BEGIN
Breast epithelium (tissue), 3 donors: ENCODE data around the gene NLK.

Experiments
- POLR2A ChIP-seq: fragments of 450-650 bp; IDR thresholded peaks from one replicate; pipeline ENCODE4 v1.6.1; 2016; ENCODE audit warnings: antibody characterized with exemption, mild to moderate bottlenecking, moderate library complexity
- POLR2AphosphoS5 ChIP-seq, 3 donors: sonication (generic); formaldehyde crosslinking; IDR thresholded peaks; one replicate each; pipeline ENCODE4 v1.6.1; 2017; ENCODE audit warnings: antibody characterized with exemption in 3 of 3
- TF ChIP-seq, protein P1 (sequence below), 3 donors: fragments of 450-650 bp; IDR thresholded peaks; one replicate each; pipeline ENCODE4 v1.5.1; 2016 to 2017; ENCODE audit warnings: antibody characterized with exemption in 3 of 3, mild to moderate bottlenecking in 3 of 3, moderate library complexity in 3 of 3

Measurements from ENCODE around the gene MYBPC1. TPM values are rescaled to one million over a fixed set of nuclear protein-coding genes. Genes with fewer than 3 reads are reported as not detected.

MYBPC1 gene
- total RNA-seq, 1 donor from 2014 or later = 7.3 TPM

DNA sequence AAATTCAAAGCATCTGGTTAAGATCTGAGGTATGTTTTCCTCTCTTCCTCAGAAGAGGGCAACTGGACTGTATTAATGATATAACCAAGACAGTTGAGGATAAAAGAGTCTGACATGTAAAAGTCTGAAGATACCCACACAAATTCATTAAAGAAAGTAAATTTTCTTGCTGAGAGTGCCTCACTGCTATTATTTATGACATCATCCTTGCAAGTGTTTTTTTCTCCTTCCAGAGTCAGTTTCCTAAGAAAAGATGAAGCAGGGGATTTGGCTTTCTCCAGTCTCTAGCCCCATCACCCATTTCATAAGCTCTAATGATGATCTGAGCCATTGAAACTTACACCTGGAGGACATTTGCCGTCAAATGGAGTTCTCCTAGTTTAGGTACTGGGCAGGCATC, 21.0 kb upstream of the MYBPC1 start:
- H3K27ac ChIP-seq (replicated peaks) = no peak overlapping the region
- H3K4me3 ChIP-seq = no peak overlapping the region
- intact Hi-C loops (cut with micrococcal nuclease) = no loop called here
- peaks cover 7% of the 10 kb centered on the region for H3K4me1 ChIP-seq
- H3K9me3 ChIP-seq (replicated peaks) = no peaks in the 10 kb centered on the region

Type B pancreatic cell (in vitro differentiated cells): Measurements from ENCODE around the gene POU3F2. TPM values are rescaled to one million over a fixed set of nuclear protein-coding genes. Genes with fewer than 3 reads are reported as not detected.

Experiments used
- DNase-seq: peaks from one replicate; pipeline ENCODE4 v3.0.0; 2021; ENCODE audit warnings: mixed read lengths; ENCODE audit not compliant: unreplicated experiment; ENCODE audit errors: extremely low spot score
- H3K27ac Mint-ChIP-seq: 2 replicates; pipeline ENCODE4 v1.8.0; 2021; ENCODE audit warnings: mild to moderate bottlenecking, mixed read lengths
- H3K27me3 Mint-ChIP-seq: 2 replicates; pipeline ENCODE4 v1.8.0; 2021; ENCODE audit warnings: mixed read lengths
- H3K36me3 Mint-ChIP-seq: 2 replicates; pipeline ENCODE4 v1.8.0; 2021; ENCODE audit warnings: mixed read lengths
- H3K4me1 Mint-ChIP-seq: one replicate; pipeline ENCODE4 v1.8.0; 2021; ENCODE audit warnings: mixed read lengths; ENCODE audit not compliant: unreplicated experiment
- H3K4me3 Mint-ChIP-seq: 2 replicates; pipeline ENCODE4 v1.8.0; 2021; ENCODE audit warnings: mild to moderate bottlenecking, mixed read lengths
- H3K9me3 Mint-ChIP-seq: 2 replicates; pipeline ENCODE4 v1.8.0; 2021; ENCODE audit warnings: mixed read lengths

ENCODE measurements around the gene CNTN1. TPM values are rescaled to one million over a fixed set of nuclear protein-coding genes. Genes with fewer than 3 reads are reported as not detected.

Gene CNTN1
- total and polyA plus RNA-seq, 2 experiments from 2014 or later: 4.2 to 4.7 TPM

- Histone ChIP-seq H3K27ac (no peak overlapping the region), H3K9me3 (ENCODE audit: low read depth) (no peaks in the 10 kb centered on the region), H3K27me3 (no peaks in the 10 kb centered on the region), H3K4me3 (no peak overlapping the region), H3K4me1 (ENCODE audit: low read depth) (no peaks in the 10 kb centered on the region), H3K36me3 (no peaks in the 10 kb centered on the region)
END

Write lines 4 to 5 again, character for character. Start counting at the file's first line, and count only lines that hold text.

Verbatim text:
- POLR2AphosphoS5 ChIP-seq, 3 donors: sonication (generic); formaldehyde crosslinking; IDR thresholded peaks; one replicate each; pipeline ENCODE4 v1.6.1; 2017; ENCODE audit warnings: antibody characterized with exemption in 3 of 3
- TF ChIP-seq, protein P1 (sequence below), 3 donors: fragments of 450-650 bp; IDR thresholded peaks; one replicate each; pipeline ENCODE4 v1.5.1; 2016 to 2017; ENCODE audit warnings: antibody characterized with exemption in 3 of 3, mild to moderate bottlenecking in 3 of 3, moderate library complexity in 3 of 3